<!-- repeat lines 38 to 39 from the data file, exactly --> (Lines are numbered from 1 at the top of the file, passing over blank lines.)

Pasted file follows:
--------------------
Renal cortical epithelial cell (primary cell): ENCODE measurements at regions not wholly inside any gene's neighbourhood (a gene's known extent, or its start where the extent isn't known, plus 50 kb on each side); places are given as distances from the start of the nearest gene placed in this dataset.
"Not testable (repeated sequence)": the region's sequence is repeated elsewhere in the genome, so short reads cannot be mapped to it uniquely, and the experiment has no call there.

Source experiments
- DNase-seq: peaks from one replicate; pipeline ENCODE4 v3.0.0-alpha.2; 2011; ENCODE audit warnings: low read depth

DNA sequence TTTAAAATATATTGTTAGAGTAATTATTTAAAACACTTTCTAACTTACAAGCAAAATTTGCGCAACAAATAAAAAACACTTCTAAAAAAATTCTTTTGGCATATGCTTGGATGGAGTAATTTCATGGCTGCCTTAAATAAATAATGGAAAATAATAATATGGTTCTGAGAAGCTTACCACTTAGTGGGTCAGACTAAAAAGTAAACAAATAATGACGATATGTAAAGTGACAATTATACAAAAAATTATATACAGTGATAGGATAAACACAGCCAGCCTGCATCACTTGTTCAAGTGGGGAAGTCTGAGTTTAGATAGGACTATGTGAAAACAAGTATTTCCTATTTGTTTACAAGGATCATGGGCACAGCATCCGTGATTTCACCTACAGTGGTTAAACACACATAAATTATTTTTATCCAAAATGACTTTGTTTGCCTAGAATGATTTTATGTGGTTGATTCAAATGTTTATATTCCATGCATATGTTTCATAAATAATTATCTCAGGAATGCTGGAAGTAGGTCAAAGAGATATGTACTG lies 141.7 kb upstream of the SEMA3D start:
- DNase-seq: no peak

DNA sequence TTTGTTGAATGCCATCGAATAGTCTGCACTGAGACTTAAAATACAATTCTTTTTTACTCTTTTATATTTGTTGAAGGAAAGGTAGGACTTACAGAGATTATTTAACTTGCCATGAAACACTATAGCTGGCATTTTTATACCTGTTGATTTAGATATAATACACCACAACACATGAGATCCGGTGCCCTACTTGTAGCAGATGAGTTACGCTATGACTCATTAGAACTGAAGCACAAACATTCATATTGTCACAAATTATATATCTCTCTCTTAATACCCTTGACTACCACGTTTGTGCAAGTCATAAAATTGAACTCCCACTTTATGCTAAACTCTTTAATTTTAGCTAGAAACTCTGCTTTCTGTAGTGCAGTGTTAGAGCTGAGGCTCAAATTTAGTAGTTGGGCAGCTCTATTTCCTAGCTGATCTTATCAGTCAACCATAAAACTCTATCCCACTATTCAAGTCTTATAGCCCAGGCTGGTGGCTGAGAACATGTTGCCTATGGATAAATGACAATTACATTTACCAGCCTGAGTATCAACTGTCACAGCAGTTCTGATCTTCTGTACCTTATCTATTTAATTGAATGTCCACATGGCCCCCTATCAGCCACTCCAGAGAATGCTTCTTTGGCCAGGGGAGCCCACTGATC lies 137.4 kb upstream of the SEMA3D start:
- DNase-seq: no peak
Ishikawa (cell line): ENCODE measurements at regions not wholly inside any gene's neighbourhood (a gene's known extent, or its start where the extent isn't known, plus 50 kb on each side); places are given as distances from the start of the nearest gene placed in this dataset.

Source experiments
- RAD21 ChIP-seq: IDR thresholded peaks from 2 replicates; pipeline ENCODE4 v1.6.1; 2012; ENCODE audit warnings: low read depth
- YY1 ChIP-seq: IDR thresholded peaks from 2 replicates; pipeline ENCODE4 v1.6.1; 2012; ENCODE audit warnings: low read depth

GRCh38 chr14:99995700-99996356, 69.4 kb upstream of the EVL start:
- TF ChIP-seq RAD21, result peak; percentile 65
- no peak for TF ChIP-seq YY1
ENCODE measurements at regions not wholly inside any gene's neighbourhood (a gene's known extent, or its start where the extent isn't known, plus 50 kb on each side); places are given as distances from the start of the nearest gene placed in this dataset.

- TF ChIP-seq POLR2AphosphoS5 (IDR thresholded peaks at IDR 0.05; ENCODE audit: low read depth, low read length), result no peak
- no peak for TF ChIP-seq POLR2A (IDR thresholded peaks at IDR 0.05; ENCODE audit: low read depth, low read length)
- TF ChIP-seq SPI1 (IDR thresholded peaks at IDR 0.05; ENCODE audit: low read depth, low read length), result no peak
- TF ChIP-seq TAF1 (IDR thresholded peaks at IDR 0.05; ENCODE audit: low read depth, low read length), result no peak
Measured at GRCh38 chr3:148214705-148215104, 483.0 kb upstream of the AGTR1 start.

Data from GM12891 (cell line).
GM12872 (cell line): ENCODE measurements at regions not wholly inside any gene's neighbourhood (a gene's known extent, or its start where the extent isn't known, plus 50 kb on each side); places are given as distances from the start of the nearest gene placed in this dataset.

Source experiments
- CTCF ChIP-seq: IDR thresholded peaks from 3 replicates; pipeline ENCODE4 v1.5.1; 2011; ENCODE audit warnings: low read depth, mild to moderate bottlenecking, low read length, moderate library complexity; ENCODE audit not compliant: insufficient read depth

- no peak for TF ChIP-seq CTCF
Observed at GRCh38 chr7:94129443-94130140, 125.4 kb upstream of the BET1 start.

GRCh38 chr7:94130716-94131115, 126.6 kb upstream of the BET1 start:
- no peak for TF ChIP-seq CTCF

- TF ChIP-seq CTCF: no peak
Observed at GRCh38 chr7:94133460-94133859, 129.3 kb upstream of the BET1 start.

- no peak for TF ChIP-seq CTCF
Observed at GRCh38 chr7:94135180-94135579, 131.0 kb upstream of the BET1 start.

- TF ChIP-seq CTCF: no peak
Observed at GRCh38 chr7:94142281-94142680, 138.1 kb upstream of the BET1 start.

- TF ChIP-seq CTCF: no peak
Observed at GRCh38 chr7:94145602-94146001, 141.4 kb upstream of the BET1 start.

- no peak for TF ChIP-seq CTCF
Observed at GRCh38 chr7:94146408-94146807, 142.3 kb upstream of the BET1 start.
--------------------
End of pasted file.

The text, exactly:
- no peak for TF ChIP-seq CTCF
Observed at GRCh38 chr7:94146408-94146807, 142.3 kb upstream of the BET1 start.